"Under the law of nature, all men are born free, every one comes into the world with a right to his own person, which includes the liberty of moving and using it at his own will. This is what is called personal liberty, and is given him by the Author of nature."

Classical writers like Jefferson (see assume God as a Generative principle, and the laws of nature as a subset of the laws of God. There is no conflict between “Gods Laws” and “Nature’s Laws”. Those laws are just there and an author, abstract or real is assumed. The real authority is the law itself, regardless of who wrote it. Similarly the universe exists, therefore something created it (even if it was self-created) and that something is defined as the “God of Creation”. This abstract notion exists because the universe (creation) exists. If that abstract notion is associated with some being the characteristics of that being are infinite size, mystery, and ineffableness. If somehow we resemble that creator we are very lucky.

So it is absurd to argue that:

If natural rights come from God, then proof of their existence depends on proof of God’s existence—and further, on proof that God somehow makes rights exist and cannot repeal them. But, again, there is no evidence for the existence of God, much less for the existence of natural moral laws or inalienable rights that somehow emanate from his will.

No, on the contrary the concept of natural rights comes from the concept of natural laws, which are a matter of observation as much as of religious interpretation. The whole idea of science is based on natural law, which is independent of whether the “creator” or “author” is any particular image invented by man, or even a rational being and not simply the mystery of self creation and a Life, the Universe and Everything that is simply there.

Denying false notions of God

But Rand and her followers just go on to show their ignorance further:

To accept the existence of “God” is ultimately to accept it on faith; accordingly, to accept the idea that “rights” somehow “come from God” is to rest one’s case for rights on faith. This will not do.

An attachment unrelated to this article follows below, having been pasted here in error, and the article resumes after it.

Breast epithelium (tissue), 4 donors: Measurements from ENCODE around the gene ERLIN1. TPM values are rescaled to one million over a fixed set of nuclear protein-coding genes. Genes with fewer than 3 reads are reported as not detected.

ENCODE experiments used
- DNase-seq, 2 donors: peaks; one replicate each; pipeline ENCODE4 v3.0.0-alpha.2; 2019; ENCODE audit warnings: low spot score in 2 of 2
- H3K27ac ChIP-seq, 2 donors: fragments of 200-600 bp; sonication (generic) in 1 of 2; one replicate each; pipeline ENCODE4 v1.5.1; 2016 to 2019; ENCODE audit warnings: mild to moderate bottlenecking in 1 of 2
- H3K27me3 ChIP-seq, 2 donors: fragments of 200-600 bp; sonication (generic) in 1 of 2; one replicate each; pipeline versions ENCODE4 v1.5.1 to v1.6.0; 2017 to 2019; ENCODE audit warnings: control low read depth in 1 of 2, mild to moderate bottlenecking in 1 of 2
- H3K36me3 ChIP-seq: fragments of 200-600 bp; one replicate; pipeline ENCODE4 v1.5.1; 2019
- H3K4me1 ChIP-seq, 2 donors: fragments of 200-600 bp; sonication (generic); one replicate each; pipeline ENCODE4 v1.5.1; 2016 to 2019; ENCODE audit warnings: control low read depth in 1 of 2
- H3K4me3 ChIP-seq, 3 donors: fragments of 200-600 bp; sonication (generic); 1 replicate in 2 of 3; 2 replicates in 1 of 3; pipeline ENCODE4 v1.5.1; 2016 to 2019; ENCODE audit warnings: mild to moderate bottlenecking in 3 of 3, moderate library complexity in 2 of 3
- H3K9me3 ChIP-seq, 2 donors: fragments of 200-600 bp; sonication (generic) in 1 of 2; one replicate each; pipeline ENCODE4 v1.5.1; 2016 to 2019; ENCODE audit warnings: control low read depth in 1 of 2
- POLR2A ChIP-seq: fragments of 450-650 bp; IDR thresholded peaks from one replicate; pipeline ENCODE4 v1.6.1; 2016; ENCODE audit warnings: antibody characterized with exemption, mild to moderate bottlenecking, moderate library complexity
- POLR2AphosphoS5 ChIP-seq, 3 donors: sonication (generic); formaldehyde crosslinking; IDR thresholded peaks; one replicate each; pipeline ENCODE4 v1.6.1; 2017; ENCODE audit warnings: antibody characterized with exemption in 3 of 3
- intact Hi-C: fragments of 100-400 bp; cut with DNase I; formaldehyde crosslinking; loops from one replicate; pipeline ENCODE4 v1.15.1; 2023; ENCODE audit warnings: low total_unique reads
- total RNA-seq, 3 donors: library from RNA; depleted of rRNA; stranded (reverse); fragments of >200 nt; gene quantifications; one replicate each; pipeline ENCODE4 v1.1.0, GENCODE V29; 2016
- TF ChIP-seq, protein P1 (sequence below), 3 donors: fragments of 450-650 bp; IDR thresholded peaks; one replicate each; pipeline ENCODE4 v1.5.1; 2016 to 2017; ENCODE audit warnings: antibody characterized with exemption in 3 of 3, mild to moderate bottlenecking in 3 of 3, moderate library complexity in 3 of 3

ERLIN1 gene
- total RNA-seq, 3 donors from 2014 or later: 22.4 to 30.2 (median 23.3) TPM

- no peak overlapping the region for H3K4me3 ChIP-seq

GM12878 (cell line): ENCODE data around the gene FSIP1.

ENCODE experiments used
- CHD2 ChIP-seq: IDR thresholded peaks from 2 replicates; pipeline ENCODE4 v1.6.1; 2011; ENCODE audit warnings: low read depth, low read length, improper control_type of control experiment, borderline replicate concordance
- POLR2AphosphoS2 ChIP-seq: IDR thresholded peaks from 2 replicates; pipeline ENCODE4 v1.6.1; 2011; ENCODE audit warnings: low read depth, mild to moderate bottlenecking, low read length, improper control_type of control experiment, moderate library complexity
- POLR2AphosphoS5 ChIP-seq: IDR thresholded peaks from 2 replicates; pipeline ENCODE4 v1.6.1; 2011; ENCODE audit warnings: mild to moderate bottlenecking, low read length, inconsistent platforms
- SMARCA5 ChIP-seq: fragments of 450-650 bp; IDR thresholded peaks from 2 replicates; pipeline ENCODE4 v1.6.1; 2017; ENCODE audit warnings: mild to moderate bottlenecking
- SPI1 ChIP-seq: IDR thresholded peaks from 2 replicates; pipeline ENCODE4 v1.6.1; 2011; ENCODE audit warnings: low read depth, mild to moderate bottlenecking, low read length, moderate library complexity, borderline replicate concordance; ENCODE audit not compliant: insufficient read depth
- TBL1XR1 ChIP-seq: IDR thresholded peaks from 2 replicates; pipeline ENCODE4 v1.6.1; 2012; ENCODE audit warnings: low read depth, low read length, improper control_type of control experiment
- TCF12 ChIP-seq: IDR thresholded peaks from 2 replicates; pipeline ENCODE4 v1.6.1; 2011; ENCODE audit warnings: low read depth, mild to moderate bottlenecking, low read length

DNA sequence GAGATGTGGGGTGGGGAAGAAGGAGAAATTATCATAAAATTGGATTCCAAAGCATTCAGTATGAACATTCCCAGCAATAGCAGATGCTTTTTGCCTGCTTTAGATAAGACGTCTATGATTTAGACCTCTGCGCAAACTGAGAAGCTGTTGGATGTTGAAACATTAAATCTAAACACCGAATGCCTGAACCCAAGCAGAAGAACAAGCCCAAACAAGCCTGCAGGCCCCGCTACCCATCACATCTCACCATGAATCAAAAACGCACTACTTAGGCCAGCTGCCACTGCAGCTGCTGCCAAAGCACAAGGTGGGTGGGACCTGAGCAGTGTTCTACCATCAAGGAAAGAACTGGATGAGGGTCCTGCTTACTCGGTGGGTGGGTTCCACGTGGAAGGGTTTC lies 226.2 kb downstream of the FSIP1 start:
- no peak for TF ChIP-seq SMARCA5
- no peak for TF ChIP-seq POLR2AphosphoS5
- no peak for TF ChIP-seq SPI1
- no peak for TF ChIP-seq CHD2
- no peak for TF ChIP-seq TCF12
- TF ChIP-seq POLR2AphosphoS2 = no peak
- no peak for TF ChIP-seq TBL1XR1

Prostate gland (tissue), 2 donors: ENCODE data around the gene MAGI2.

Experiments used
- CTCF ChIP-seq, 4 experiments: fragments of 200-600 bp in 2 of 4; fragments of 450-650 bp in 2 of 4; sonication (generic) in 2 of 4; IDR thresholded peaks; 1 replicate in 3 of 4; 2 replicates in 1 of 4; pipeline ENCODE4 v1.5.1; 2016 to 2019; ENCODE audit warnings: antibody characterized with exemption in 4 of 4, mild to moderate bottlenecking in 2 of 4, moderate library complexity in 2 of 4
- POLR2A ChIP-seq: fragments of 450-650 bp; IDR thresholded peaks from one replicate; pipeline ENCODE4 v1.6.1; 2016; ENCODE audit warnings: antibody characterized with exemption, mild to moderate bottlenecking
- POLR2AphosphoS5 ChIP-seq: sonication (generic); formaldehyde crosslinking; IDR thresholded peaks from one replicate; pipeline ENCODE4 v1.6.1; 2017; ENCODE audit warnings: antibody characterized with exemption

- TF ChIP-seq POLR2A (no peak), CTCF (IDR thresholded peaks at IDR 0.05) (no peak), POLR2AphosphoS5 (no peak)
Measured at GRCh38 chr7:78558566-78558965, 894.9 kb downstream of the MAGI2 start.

But this is a straw argument created by the counter-enlightenment. One does not accept the philosopher’s God, or the God of Nature on Faith. It is an abstraction from the existence of a Universe and the existence of nature and all the laws associated with it. It is the further attributes of God, that this “generative principle” somehow has a greater purpose or compassion for us tiny human beings that one has to have faith in. It is the other mysteries of our existenses in the face of eternity and our short lives that make that faith seem reasonable. But the case for rights does not depend on faith. It is the case for whether humans will ever keep their promises to each other on rights and ethics that requires faith.

He then quotes Ayn Rand directly:

”[T]o rest one’s case on faith means to concede . . . that one has no rational arguments to offer . . . that there are no rational arguments to support the American system, no rational justification for freedom, justice, property, individual rights, that these rest on a mystic revelation and can be accepted only on faith—that in reason and logic the enemy is right.”

Indeed in making this argument Ayn Rand and her followers have setup the same straw and bait and switch arguments that have allowed the resurrection of zombie pseudo fundamentalist and authoritarian ideas such as the abomination that God can be owned by man It is those who force people to choose between atheism and fundamentalism who are distorting reality. Not the philosophers of the enlightenment. Rand has setup a bait and switch argument. One that can just as easily be turned around by fanatics of all stripes. An atheist can say “there is no God, therefore you have no rights” and it will be just as absurd as when a fundamentalist says “Rights aren’t spelled out in the Bible therefore they don’t exist.” One doesn’t rest the case for rights on faith. The appeal to the authority of God is a convention used both to refer to the Philosopher’s God and the God of Nature, but doesn’t depend on it for rationality. It’s more a shorthand. The fact that Rand felt she needed to replace these arguments with others indicates how poorly she understood them not their irrationality.